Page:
An integrated approach to maintaining cereal productivity under climate change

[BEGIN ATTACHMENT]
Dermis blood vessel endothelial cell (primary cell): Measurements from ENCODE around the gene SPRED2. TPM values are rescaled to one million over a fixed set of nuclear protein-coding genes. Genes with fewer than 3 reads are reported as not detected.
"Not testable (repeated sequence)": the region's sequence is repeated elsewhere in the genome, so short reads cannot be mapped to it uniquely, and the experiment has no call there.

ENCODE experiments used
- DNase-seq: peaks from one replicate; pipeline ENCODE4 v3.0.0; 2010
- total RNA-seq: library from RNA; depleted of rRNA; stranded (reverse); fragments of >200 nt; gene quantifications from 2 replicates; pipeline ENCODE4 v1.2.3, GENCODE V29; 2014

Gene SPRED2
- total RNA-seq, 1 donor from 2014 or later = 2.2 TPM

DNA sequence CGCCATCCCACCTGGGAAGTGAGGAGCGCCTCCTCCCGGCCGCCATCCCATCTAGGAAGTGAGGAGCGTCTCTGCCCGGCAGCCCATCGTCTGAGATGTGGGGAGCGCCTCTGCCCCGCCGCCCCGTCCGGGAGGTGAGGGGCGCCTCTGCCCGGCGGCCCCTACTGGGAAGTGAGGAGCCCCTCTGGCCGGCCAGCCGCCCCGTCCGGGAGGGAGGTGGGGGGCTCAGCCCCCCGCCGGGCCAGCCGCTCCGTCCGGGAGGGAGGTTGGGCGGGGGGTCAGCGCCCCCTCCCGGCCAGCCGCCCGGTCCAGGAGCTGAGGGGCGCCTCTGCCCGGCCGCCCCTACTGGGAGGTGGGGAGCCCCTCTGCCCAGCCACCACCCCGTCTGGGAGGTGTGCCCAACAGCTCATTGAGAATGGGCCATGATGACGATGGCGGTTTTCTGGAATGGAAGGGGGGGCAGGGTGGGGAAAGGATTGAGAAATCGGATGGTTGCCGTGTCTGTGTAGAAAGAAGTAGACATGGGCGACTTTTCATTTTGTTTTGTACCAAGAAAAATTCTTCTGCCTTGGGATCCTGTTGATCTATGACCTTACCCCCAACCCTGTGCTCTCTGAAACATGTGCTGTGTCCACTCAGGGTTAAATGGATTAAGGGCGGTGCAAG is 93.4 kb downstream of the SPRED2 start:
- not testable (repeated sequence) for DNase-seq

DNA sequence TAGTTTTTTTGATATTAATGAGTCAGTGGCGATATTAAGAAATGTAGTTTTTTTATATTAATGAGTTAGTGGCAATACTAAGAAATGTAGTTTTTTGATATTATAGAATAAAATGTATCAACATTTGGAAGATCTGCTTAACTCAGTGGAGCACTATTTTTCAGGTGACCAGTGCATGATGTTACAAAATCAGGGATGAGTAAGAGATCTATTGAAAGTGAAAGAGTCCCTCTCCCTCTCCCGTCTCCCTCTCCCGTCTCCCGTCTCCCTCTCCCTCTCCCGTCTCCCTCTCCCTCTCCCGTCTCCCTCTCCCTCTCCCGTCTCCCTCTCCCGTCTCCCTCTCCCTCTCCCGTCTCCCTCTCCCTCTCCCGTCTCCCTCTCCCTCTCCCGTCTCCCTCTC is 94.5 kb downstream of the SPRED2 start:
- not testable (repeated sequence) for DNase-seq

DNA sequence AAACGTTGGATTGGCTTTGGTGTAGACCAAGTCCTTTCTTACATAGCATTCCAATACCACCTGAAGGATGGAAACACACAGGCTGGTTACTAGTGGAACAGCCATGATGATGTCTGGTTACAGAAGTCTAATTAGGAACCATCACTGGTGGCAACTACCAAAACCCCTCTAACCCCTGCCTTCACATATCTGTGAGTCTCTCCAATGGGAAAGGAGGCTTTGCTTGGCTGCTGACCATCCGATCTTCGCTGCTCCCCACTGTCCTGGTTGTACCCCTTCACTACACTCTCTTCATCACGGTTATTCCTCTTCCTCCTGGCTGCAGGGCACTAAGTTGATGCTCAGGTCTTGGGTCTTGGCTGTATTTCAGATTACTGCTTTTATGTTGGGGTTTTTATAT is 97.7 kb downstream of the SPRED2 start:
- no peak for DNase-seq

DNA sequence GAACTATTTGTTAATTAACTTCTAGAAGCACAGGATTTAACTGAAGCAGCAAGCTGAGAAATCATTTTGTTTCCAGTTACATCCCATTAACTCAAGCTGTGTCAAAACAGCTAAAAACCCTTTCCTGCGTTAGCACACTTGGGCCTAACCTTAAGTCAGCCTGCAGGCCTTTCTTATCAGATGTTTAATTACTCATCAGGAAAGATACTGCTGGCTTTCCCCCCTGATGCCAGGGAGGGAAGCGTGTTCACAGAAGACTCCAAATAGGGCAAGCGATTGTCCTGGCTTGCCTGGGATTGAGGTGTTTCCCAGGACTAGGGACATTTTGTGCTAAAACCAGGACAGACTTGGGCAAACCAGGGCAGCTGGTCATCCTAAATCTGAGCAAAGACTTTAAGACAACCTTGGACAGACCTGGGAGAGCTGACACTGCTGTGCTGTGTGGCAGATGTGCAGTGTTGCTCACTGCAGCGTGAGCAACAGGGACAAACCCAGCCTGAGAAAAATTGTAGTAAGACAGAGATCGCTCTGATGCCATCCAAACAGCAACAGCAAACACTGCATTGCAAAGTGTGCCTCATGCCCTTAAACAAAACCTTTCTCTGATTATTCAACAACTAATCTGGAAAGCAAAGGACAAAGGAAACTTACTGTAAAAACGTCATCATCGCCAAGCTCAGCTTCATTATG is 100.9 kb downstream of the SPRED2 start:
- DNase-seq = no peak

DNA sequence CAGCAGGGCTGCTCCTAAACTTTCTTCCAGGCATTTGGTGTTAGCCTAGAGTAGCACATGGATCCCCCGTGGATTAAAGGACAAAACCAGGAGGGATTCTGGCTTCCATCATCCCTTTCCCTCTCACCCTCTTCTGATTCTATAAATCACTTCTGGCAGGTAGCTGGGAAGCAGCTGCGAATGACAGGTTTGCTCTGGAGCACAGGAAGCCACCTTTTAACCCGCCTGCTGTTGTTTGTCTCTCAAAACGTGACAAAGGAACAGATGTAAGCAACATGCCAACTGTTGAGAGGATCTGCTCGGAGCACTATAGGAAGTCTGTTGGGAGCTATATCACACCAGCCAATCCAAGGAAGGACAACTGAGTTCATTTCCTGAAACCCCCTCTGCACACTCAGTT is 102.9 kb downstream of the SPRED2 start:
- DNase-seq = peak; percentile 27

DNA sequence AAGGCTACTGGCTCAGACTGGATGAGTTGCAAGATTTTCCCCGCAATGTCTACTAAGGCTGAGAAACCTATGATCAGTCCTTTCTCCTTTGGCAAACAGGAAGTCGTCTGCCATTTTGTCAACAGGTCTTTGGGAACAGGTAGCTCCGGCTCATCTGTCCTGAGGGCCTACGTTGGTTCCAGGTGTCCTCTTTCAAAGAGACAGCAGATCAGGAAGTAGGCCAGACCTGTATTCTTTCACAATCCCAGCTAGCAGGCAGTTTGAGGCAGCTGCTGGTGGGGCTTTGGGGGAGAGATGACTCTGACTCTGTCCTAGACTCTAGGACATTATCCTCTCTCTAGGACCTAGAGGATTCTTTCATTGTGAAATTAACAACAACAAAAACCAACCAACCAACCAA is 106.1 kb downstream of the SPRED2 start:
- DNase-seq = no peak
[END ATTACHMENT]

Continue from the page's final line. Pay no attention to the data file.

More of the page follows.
This article (PDF) in Global Food Security journal focuses on how knowledge sharing and strategic research collaboration could speed-up genetic, physiological, and molecular understanding of important cereal traits. Cereals, like wheat, rice, maize, pearl millet, and sorghum provide over half of the world’s food calories. However, climate change impacts cereal production, since heat and water stress increase, and waterlogging, frost and diseases and pest dynamics change. To maintain global food security, there is an increasing need to exploit existing genetic variability and develop cultivars with superior genetic yield potential and stress adaptation. The opportunity to share knowledge between crops and identify priority traits for future research can be exploited to increase breeding impacts and assist in identifying the genetic loci that control adaptation. The authors claim a more internationally coordinated approach to crop phenotyping and modeling, combined with effective sharing of knowledge, facilities, and data, will boost the cost effectiveness and facilitate genetic gains of all staple crops, with likely spill over to more neglected crops.